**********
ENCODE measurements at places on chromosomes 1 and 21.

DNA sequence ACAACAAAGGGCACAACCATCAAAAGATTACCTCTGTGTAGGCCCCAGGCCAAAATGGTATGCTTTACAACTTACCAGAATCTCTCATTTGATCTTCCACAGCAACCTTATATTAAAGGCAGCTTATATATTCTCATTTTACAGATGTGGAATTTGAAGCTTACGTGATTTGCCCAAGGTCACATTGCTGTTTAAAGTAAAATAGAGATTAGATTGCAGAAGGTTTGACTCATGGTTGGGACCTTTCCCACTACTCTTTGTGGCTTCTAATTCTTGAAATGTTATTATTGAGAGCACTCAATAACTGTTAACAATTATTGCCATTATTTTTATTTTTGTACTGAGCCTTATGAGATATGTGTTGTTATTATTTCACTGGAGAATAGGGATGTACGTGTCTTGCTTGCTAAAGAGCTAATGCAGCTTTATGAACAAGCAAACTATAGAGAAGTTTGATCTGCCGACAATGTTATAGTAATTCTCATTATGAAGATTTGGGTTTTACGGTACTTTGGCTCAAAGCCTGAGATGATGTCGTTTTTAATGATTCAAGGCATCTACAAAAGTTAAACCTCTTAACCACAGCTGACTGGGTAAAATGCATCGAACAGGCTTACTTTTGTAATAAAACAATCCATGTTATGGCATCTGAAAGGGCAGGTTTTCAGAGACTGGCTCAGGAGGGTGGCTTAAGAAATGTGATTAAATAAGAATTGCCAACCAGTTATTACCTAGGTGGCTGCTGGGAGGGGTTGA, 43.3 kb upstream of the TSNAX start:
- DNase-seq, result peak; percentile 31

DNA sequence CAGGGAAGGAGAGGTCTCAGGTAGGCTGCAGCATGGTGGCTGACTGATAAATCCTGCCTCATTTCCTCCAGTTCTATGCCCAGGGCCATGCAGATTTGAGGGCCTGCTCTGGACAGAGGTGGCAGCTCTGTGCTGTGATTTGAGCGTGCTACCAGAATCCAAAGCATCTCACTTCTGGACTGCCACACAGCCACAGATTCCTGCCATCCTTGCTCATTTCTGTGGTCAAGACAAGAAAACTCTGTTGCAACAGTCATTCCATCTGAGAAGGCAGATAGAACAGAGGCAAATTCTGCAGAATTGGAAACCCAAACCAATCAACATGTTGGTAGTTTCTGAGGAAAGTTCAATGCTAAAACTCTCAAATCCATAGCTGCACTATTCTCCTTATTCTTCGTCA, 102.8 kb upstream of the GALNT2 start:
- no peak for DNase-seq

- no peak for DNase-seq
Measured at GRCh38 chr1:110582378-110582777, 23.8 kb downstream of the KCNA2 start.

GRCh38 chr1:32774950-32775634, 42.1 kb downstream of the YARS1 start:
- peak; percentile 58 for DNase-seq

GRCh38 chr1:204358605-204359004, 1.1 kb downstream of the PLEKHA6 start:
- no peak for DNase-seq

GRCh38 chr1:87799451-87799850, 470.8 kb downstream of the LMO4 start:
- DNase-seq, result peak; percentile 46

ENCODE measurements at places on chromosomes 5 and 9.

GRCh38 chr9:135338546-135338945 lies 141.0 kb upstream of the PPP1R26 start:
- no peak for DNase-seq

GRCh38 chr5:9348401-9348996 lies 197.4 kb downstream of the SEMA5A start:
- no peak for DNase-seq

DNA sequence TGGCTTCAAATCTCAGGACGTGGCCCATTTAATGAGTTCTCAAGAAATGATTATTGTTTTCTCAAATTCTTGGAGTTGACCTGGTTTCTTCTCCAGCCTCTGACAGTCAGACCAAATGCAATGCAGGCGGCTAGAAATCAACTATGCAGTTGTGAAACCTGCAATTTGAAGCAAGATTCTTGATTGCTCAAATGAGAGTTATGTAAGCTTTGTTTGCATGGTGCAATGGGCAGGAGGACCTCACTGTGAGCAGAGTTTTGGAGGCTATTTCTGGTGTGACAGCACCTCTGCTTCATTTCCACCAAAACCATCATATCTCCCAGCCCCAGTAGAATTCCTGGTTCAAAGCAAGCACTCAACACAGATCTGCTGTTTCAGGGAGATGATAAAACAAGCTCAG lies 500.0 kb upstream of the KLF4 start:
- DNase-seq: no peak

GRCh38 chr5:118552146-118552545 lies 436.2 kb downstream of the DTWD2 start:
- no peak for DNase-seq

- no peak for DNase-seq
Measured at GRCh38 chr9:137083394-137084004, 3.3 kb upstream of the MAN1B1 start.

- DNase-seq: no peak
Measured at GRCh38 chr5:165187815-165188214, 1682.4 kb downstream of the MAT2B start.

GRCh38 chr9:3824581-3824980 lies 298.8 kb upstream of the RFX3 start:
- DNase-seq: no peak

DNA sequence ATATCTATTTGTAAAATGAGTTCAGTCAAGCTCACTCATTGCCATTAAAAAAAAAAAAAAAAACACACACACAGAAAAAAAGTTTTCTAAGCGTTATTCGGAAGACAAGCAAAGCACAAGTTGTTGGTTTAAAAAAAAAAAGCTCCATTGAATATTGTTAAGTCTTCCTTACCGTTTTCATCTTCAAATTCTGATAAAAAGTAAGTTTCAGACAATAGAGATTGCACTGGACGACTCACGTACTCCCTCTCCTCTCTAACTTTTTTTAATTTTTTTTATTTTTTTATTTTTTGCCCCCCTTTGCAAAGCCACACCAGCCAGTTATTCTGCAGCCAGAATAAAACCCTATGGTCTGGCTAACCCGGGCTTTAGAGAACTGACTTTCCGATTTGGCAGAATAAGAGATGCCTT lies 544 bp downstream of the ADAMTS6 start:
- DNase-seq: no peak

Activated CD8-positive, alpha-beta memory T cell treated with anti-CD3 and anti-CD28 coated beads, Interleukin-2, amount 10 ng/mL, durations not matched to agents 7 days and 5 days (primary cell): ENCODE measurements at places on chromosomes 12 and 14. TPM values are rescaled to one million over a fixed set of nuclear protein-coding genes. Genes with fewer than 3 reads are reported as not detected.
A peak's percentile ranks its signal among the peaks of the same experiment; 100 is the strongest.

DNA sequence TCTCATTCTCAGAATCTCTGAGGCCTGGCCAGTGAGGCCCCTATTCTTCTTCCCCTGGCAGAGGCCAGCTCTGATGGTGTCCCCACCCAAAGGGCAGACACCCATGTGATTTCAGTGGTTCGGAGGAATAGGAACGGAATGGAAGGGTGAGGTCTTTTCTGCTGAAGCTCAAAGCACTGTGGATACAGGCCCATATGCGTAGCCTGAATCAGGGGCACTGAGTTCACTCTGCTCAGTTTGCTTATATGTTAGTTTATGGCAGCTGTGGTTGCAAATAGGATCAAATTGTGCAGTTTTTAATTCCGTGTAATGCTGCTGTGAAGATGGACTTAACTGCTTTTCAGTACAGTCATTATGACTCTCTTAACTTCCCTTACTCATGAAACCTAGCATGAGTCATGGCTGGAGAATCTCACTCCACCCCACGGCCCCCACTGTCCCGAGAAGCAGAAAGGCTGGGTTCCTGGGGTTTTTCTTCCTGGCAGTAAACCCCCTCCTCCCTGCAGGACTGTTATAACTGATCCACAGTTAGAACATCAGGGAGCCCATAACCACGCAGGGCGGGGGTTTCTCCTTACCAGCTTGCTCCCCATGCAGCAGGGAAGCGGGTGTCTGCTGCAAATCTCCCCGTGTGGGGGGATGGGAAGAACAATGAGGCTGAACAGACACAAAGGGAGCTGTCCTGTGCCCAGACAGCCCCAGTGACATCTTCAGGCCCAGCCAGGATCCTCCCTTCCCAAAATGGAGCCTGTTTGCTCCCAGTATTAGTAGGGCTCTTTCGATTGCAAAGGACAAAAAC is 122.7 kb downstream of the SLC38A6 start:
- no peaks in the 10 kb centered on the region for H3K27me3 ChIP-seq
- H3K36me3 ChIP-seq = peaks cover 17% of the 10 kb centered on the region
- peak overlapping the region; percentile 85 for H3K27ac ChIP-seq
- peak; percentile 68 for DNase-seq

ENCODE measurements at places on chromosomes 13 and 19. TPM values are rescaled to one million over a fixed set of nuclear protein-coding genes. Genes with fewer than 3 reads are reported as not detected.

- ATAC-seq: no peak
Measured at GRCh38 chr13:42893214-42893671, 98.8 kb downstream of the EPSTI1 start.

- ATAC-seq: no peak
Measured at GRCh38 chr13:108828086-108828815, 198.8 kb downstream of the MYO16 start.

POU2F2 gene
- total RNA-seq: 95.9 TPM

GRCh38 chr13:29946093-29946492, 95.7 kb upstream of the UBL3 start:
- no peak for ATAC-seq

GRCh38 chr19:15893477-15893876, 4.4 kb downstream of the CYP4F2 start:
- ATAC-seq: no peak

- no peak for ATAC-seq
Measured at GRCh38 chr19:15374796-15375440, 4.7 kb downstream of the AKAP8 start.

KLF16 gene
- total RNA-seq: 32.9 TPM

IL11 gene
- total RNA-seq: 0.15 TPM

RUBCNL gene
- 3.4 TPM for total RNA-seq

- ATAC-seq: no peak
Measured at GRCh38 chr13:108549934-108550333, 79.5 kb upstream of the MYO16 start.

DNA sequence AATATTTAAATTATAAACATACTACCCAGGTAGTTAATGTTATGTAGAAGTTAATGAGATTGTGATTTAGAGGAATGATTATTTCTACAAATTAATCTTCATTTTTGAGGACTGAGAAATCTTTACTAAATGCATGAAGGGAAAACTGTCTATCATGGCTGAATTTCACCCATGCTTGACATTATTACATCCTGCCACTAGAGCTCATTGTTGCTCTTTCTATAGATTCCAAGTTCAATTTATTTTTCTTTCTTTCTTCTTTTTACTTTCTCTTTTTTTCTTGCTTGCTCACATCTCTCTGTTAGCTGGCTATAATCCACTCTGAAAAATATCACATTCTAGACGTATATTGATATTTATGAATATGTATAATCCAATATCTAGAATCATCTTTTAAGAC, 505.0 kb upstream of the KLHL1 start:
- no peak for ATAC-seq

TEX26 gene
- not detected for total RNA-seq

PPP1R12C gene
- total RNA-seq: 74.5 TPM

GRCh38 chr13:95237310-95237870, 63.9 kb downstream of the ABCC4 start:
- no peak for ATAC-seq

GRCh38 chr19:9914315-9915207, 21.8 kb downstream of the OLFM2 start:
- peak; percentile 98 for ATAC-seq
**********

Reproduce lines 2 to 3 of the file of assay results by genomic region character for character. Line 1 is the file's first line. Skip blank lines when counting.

DNA sequence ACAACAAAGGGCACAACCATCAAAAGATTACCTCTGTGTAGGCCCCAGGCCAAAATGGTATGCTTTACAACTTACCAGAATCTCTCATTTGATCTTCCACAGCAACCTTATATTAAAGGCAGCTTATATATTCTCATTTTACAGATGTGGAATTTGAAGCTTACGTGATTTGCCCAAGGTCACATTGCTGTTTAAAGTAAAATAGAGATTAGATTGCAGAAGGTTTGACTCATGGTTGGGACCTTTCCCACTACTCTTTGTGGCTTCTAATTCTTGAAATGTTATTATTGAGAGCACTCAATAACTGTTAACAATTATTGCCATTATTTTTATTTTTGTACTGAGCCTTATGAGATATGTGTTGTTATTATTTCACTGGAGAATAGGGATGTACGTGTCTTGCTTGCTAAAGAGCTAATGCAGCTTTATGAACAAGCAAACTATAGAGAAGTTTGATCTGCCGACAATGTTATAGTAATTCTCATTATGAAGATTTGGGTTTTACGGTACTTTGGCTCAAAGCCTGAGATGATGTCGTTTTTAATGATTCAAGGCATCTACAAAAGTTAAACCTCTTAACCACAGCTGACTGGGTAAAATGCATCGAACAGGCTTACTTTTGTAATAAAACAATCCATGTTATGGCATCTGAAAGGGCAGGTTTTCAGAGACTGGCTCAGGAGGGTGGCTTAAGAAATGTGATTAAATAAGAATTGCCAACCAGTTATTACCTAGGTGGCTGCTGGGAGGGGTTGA, 43.3 kb upstream of the TSNAX start:
- DNase-seq, result peak; percentile 31